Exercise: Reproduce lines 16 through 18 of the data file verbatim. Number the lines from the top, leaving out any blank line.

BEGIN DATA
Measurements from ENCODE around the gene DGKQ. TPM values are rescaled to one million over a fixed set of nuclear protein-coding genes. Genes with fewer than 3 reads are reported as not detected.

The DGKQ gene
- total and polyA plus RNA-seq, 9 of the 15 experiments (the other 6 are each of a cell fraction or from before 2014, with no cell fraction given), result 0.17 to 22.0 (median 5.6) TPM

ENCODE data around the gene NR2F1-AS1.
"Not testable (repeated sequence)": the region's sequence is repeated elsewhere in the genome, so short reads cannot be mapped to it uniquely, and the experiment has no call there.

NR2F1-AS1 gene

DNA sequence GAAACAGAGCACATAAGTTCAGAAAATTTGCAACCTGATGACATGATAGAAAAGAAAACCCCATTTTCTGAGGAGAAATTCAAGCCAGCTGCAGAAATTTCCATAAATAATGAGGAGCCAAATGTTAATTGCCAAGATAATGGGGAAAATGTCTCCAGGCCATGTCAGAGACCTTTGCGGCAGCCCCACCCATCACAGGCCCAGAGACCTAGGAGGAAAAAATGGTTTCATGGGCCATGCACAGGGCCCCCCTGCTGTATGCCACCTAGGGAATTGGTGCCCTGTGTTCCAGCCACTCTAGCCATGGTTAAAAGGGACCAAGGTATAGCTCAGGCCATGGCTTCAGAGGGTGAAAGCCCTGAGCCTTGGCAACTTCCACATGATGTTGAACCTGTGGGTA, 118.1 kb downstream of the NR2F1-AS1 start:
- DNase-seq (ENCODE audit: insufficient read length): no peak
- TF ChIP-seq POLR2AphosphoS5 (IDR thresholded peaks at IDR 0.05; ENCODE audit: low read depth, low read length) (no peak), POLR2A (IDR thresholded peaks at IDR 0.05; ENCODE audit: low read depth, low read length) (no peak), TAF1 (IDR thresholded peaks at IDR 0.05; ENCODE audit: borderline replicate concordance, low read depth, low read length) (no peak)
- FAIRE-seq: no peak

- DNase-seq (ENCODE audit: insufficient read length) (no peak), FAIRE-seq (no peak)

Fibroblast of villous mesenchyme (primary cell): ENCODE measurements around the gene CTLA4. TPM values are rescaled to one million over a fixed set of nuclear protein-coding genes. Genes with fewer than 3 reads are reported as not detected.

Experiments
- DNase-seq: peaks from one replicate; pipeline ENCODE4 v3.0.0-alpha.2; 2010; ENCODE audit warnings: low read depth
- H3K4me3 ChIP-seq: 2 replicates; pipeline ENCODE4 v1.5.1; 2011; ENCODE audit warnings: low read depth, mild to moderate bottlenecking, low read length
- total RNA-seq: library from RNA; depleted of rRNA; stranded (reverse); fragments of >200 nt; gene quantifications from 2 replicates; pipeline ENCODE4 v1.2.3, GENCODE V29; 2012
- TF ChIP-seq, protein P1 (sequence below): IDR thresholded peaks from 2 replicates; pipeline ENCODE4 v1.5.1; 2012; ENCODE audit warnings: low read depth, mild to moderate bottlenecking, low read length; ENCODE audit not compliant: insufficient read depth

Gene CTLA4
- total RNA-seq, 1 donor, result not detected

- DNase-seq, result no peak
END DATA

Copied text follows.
- total RNA-seq: library from RNA; depleted of rRNA; stranded (reverse); fragments of >200 nt; gene quantifications from 2 replicates; pipeline ENCODE4 v1.2.3, GENCODE V29; 2012
- TF ChIP-seq, protein P1 (sequence below): IDR thresholded peaks from 2 replicates; pipeline ENCODE4 v1.5.1; 2012; ENCODE audit warnings: low read depth, mild to moderate bottlenecking, low read length; ENCODE audit not compliant: insufficient read depth

Gene CTLA4